• I began by asking her how suddenly the illness came on.

  • Like most people, we thought this was happening to others and not two wars.

  • Um, and suddenly we're plunge into it.

  • Two weeks ago, she was at a meeting in the community, and she's been really busy and active up until that point.

  • She then got a few symptoms and gradually became wrong well, and was admitted to hospital last Tuesday.

  • And how difficult was it at that point to get in to see her in hospital?

  • But it was very worrying because obviously we couldn't get in touch with her and we couldn't go and see her.

  • It was only on Friday that we were offered the chance to visit her, and that's when she deteriorated, and I think they realized that she wasn't gonna make it.

  • And how difficult was it for you going to see her on the cove?

  • It ward.

  • I have to wear full P p.

  • E.

  • So I would have the girl bluffs.

  • Max on.

  • That was quite difficult, obviously, you know, because it's difficult to talk somebody when you dressed like that.

  • I mean, just when you're having to wear a ll the gowns and the masks, as you described, your instinct must have bean toe try and hug your mom.

  • But presumably you just couldn't do any of that that No, it's really, really difficult.

  • And this is a completely different layers of people and in their lives, it's not what we used to.

  • It's not what we want our families, but it kind of, you know, it doesn't feel right that, but that's the way that people died.

  • But it's the way it is in a minute.

  • How are you coping with that?

  • I mean, I'm lucky because I got to see her.

  • But my my brothers and my dad and all the family members didn't and I know a huge circle of friends as well.

  • They all feel really bad that they weren't able to see her in the last couple weeks before she died on.

  • I know we're not the only people affected like that.

  • It's affecting thousands of people across the world.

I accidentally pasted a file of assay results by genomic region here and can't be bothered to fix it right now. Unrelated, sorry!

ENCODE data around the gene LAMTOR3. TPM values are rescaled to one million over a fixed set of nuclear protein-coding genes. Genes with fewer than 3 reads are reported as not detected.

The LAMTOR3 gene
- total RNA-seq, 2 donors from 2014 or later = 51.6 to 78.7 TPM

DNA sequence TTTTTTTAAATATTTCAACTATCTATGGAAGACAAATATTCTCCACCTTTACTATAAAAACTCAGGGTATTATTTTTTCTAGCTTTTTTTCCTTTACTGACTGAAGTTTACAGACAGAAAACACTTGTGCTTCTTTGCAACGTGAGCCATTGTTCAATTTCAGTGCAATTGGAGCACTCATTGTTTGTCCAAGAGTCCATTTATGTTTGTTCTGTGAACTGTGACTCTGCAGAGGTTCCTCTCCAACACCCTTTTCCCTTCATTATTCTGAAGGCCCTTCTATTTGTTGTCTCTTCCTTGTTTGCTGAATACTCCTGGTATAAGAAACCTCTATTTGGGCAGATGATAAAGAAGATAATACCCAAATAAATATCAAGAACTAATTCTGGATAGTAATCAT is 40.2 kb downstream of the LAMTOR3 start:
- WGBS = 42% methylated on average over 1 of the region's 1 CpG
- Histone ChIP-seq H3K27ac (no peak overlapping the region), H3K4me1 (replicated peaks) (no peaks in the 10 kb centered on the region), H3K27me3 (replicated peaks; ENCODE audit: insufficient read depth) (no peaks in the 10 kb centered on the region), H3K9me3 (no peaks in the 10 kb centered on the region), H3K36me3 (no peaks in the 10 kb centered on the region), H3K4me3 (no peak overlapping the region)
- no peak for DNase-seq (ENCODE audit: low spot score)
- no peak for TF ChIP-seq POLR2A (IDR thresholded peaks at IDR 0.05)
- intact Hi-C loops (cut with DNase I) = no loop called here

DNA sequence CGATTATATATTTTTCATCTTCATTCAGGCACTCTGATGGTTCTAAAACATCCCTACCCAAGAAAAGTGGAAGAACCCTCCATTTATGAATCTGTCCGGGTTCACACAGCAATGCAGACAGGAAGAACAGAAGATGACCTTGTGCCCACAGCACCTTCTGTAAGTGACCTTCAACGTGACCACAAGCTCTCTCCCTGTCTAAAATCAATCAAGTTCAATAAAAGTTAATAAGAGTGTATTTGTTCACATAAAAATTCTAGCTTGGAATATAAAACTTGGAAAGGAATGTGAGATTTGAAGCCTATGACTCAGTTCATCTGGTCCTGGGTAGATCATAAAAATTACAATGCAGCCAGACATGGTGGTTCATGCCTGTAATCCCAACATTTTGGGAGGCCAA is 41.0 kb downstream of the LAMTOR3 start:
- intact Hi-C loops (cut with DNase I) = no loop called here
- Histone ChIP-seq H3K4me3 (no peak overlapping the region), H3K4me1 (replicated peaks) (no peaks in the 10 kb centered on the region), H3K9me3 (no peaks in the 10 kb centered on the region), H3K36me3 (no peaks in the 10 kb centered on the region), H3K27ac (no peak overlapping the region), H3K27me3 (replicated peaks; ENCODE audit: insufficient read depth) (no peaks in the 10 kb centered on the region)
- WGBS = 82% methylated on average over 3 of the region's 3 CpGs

• Um, everyone's got their own stories and their own different different circumstances, but it does make you feel very fuel tion and you know it.

  • Yeah, I don't think we'll get over that very easily because it wasn't the goodbye that we wanted to give her.

  • And I know this is really hard to talk about, but given that funerals are restricted at the moment, have you thought about how you're gonna be saying your goodbyes to you?

  • Mom, um, we haven't really thought about that to share.

  • I mean, I know they're restricted, and I think because my mom was so well known well liked that we probably will have some kind of memorial service later on.

  • We'll hopefully all of this is over.

  • Um, when people can get together and share their memories offer.

  • How would you like to remember you, Mom?

  • Um well, my mom was a force of nature.

  • She was amazing.

  • And she did so much for the community and for the city of Sheffield in her 33 years of Councillor.

  • Despite it being such a difficult enter her life that the staff of the hospital in the Northern General was just amazing.

  • I can't thank them and look for letting me get in to see a, um they're working in such difficult circumstances.

  • And they were so kind and loving her, and she really impressed that on me when I went to visit her that they were being really kind to her just before she died.

  • They allowed us to take some cards and messages from other family members, and they read them out to her just about two minutes before she died.

  • So that's what he called it in on.

  • But I just want to say that they're absolute.

  • Who was everyone that's working the N hs of them?

  • And it is that you see here.

  • I'm sure they'd really appreciate hearing that.

  • I just wonder what your message was to other people who may be worried about family members with Corona virus.

  • What do you say to them at this point?

  • From my experience with the staff that we encountered, I would say that your family members include hands.

  • But I would also say that I would urge everybody to really treat this disease seriously and to follow the guidelines of social distancing to follow the guidelines off self isolation.

  • I'm now self isolating for 14 days, just really difficult because a time of bereavement.

  • I want to be with my family and friends, and I can't I've got to be on my own on.

  • I think that's an implication that maybe people don't think about as well.

  • Um, really Just follow the guidelines because we've got to save the pressure that on the n a.

  • Chester that they can care for the people that they need to Careful.

  • Do you want?